PROTEIN FAMILY CLASSIFICATION USING THE DEEP LEARNING MODELS
Understanding the relationship between amino acid and protein sequence is long standing problem in molecular biology and scientific implications.
We develop deep learning model that learns the relationship between unaligned amino acid sequences and their functional classification across all 17929 families PFAM database.
Business/Real World problem:
The task is: given the amino acid sequence of the protein domain, predict which class it belongs to. There are about 1 million training examples, and 17929 output classes.
we use the unaligned sequence data to train deep learning models to learn the distribution across the protein families to find the joint optimization.
we divide the data into train, development and cross- validation set. we use the train data to train our models , development data can be for the cross validation , test data is reserved for the evaluations.
we have various fields in the data
description of features:-
- sequence_name: Sequence name, in the form “$uniprot_accession_id/$start_index-$end_index”.
- sequence: These are usually the input features to your model. Amino acid sequence for this domain. There are 20 very common amino acids (frequency > 1,000,000), and 4 amino acids that are quite uncommon: X, U, B, O, Z.
- family_accession: These are usually the labels for your model. Accession number in form PFxxxxx.y (Pfam), where xxxxx is the family accession, and y is the version number.
- family_id: One word name for family.
- aligned_sequence: Contains a single sequence from the multiple sequence alignment.
Exploratory Data Analysis :
we perform the data visualization to understand the data and to remove the outliers that are present in the data . we also analyse the behavior of the data so that we can do the feature extraction and feature engineering over the data .
Feature extraction and feature engineering :
The input network maps a sequence of L amino acids to (L,26) binary array which are nothing but the alphabets that are present in the amino acids, where the each column is amino acid representation.
Sequences are padded to the length of longest sequence in the batch to (L,26) array containing the one hot amino acid representation of the sequence (L,F) array that contains the embedding for the sequence residue. All processing in the the subsequent embedding network is designed such that it is invariant to the padding that was introduced for a given sequence.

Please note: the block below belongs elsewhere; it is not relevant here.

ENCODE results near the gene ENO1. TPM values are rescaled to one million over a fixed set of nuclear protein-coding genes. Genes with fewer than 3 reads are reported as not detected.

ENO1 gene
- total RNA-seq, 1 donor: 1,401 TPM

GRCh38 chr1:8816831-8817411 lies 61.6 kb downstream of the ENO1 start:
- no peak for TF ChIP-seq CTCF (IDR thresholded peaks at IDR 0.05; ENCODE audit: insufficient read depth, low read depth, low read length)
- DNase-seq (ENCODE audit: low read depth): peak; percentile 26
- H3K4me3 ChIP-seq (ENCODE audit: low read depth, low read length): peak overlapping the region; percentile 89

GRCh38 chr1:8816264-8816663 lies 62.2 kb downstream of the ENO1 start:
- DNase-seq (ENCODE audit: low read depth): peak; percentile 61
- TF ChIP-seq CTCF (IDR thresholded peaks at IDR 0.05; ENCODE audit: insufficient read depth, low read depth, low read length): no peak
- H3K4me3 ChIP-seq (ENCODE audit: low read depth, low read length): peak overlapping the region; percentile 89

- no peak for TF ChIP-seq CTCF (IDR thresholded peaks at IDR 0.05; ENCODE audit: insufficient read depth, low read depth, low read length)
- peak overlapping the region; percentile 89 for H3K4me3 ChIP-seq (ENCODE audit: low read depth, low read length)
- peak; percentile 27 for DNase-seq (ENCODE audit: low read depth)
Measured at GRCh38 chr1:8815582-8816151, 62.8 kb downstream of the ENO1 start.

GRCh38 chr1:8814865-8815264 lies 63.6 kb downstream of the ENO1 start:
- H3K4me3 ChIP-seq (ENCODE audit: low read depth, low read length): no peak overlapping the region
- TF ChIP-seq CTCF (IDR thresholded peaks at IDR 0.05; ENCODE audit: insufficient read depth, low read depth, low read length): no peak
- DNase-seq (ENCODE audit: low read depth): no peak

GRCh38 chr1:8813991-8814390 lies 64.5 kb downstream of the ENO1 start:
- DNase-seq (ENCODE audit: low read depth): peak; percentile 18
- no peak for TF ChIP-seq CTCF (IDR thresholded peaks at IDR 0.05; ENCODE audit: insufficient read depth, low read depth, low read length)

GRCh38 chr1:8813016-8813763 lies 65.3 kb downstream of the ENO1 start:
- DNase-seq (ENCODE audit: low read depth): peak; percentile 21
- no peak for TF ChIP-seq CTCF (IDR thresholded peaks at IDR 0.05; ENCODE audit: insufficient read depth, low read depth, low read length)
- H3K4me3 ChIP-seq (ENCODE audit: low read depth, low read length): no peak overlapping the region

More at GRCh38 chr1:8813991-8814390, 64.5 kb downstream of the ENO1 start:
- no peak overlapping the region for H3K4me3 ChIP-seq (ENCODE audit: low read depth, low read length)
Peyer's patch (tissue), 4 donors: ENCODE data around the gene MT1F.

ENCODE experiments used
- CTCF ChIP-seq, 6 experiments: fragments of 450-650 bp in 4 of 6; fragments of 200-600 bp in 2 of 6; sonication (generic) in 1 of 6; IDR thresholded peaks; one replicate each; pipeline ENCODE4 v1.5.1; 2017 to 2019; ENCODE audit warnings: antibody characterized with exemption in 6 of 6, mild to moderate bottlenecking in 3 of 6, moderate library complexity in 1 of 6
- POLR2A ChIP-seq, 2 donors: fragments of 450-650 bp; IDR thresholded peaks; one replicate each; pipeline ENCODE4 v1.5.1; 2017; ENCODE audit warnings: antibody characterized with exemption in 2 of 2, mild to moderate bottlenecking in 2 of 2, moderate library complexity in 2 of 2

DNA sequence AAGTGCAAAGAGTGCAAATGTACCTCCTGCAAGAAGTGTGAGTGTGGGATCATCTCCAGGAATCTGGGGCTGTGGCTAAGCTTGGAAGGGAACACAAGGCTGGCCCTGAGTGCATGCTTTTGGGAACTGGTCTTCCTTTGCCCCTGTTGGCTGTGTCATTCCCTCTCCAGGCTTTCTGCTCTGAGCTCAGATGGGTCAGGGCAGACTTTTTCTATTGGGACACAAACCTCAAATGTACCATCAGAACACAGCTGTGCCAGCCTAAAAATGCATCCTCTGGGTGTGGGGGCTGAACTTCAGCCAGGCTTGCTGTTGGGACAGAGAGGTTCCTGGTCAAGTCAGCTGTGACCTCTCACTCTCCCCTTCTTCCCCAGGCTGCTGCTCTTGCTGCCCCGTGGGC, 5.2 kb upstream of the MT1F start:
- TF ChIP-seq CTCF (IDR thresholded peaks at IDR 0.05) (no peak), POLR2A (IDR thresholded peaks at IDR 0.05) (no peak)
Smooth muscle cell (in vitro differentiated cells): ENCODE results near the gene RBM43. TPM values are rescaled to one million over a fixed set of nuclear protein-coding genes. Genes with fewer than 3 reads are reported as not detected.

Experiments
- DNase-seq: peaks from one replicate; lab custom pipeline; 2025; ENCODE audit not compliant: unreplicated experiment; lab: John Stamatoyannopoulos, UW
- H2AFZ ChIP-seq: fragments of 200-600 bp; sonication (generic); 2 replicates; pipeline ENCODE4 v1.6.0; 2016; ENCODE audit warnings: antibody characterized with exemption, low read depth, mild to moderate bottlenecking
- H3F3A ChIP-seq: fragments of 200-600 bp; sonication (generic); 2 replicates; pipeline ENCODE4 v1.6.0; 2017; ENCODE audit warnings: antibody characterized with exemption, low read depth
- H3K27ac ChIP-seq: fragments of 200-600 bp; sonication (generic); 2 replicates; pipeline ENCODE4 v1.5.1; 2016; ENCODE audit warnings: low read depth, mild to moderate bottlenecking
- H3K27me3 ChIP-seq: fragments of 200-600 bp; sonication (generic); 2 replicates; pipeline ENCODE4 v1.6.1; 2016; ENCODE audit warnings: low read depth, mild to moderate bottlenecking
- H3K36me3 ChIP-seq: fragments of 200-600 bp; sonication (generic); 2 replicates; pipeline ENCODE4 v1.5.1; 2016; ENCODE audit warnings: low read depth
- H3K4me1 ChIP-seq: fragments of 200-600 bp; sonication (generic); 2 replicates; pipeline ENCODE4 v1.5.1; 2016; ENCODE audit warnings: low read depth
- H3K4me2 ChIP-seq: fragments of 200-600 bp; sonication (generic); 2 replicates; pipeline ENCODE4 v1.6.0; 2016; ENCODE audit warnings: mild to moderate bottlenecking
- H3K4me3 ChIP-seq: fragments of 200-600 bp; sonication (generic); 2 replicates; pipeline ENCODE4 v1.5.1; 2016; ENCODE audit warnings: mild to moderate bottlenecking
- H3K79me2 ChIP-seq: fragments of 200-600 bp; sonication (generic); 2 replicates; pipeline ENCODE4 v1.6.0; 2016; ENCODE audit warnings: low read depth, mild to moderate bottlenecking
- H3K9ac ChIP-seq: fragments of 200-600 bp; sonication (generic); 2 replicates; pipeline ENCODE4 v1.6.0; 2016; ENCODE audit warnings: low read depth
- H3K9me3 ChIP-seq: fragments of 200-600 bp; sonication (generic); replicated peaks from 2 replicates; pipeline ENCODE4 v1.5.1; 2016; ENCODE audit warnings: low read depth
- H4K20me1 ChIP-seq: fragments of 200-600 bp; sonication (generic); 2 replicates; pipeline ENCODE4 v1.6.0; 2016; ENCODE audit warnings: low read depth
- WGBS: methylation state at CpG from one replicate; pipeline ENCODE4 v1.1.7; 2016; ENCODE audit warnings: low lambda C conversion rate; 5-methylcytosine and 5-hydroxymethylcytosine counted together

we have the class labels which are nothing but the family_accession that are provided in the data are label encoded to set as the target variables.
Our ProtCNN networks use residual networks (ResNets ,a variant of convolutional neural networks that train faster and are more stable, even with many layers The ProtCNN networks are translationally invariant, advantage for working with unaligned protein sequence data. Convolutional architectures build up layered representations spanning many residues. An n-dilated 1d-convolution takes standard convolution operations over every nth element in a sequence, allowing local and global information to be combined without greatly increasing the number of model parameters.
We use the Adam optimizer .The learning rate is subject to exponential decay.At train time, we present the model with randomly-drawn batches.
An important composite hyperparameter is the receptive field size of each per-residue feature, which describes the length of the subsequence that affects its value. Using dilated convolutions enables larger receptive field sizes to be obtained without an explosion in the number of model parameters. To our knowledge, this is the first application of dilated convolutions to protein sequence classification. The (L,F) array is then pooled along the length of the sequence ensuring invariance to padding.
BiLSTM is an extension of LSTM, in which an additional recurrence starts from the last timestep of the forward recurrence and proceeds backward to the first timestep of the forward recurrence. The information in the “future” steps thus can be captured and aids predictions making at earlier timesteps .
Increasing the number of model parameters via the number of filters, the kernel size and increasing the batch size can all produce performance improvements. Fundamentally, the memory footprint of the models we trained was limited by the amount of memory available on a single GPU, necessitating trade offs among these different factors. Among the experiments that we ran the best performing ProtCNN for Pfam full consisted of a single residual block with 2000 filters, a kernel size of 26, and a batch size of 128.
In addition to the CNN models we also trained a recurrent neural network (RNN) with single-layer bidirectional LSTM , which achieved accuracy of 0.982 on the Pfam seed dataset.